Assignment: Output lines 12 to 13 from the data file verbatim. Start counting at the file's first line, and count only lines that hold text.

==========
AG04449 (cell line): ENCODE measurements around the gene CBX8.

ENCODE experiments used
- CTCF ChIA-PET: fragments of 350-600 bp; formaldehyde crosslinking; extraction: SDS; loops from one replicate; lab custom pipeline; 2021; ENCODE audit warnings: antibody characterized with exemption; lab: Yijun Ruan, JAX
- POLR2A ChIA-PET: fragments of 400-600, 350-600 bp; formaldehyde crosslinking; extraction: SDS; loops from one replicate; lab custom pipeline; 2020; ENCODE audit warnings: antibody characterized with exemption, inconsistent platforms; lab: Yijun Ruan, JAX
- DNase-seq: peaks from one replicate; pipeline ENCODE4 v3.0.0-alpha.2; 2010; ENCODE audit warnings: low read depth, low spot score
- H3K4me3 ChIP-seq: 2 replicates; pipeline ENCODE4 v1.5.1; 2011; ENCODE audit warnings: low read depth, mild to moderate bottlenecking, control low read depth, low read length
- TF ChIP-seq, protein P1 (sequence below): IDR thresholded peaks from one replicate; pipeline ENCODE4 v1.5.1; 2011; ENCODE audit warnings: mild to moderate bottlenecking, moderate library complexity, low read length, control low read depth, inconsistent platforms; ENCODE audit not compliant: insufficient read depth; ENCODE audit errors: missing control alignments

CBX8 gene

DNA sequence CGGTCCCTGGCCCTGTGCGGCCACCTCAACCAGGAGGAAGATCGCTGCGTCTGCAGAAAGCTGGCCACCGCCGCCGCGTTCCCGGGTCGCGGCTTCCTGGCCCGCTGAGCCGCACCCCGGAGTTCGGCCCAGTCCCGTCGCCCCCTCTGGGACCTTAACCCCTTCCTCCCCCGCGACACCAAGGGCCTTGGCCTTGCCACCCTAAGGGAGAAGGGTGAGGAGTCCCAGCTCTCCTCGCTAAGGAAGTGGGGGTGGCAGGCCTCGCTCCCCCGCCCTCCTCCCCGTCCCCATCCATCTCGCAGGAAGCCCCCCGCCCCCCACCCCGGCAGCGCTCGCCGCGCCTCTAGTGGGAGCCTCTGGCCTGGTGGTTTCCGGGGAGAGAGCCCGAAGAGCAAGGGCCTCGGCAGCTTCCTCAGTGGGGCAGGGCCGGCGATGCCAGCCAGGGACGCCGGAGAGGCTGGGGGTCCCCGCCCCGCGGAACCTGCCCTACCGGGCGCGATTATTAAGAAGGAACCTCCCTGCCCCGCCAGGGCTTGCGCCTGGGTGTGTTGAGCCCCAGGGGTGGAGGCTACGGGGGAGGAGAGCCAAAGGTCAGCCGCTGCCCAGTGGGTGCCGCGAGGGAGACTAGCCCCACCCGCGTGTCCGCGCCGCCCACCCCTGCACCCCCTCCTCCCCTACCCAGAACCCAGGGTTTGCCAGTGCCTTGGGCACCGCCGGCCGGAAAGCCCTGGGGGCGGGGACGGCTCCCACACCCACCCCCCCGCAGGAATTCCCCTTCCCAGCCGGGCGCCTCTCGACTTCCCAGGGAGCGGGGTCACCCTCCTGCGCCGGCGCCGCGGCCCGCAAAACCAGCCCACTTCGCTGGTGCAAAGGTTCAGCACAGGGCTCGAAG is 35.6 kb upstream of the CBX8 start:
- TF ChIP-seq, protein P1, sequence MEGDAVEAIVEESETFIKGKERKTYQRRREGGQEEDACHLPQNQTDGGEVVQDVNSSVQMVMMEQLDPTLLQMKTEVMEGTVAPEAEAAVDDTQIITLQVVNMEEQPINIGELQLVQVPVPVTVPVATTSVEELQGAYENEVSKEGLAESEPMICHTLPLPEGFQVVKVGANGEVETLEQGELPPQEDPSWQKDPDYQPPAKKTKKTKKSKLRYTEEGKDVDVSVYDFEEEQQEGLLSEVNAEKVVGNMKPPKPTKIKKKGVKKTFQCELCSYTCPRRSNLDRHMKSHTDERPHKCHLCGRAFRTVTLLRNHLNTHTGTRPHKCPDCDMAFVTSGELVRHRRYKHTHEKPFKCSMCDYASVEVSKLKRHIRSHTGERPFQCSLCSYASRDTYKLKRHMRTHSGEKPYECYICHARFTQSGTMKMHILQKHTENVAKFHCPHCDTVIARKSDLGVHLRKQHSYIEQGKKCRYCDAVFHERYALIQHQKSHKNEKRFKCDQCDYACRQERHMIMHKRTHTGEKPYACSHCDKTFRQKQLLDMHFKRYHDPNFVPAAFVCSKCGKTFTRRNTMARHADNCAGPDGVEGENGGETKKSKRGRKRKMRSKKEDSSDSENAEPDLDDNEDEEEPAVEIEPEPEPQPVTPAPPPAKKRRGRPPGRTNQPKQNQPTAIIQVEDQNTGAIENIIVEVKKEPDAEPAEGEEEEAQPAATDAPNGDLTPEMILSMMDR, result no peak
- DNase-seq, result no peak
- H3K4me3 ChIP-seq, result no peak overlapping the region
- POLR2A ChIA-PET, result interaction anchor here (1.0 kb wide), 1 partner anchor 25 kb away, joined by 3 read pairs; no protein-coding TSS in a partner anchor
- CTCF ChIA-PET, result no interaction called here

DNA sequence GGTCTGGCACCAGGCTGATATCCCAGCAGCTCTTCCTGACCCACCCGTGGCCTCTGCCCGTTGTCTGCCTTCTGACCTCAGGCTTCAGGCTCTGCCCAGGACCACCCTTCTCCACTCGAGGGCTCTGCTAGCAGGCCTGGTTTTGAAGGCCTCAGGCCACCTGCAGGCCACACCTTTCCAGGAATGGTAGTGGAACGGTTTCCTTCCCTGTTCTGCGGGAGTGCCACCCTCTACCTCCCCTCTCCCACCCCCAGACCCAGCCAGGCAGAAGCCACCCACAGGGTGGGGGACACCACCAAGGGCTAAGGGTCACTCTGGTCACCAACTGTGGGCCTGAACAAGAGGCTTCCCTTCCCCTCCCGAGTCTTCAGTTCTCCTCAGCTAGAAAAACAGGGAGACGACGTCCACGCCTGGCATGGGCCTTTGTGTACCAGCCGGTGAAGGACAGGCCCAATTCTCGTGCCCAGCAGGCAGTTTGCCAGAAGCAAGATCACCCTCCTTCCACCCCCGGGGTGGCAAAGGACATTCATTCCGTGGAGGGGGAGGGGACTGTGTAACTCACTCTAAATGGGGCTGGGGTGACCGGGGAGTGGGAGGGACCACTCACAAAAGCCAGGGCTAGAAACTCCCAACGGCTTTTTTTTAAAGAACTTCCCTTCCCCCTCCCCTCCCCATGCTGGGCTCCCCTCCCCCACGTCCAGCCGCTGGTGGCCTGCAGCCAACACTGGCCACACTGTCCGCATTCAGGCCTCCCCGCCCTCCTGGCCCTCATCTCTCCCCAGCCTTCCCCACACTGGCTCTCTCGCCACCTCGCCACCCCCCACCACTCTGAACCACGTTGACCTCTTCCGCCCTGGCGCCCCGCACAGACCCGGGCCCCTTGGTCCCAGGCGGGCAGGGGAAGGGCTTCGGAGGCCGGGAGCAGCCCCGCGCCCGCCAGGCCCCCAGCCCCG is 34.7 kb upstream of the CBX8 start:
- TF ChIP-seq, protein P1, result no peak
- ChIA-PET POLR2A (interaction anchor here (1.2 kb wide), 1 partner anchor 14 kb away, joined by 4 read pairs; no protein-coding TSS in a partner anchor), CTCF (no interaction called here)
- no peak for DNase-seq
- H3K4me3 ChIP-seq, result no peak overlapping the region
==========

- H3K4me3 ChIP-seq, result no peak overlapping the region
- POLR2A ChIA-PET, result interaction anchor here (1.0 kb wide), 1 partner anchor 25 kb away, joined by 3 read pairs; no protein-coding TSS in a partner anchor